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Friday Freebie: Ditch the Extras to Clear the Path to Purchase

July 13, 2018

Welcome to the Friday Freebie!

Each week we share one impactful hotel marketing tactic that you can implement immediately to drive more conversions and more revenue. 

This week’s Freebie: Stop cluttering the booking experience with too many options.   

Want to drive guests to make quicker transactions?

Stop offering too many options to sift through!

If you’re asking guests to select a room type, choose enhancements, and add upgrades before making a reservation, you’re setting up a serious roadblock to that booking.

Offering too many options to customers can cause decision paralysis.

Guests are likely to get so daunted by making the wrong decision, that they delay moving forward, putting off the decision until the next day, the next week or worse, not at all!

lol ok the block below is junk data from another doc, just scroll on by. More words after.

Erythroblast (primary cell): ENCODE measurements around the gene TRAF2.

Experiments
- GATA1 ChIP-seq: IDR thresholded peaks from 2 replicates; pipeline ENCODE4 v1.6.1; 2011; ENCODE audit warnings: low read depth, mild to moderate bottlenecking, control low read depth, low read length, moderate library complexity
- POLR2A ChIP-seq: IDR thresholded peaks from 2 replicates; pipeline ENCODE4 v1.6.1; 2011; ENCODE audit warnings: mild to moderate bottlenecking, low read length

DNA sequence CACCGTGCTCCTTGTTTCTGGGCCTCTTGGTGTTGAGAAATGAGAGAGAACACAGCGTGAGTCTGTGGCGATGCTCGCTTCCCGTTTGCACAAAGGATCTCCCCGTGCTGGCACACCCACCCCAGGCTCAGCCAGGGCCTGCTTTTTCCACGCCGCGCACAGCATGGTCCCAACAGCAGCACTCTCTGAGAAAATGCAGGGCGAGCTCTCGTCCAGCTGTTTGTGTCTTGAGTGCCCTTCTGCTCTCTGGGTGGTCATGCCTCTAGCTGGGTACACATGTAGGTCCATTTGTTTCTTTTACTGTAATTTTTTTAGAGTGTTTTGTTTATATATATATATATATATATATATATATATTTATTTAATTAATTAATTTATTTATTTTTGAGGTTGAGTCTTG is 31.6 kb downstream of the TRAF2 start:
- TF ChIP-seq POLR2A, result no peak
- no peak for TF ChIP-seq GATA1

Scrutinize the steps you make guests go through in order to complete a booking. Do they have to choose from 7 room types with similar descriptions? Do you give them too many add-on and upgrade options, such as spa treatments, bottles of champagne, flowers in the room, airport transportation, etc?

While it may seem worthwhile to let them personalize their stay, modern travelers really seek simplicity and ease. Get them to the booking faster, instead of overwhelming them and causing unnecessary delays.

Leave guests a clear path to purchase by paring down on their options.

Get More: Want More Bookings? Give Consumers Less to Choose From


About Tambourine

Tambourine uses technology and creativity to increase revenue for hotels and destinations worldwide. The firm, now in its 34th year, is located in New York City and Fort Lauderdale. Please visit: www.Tambourine.com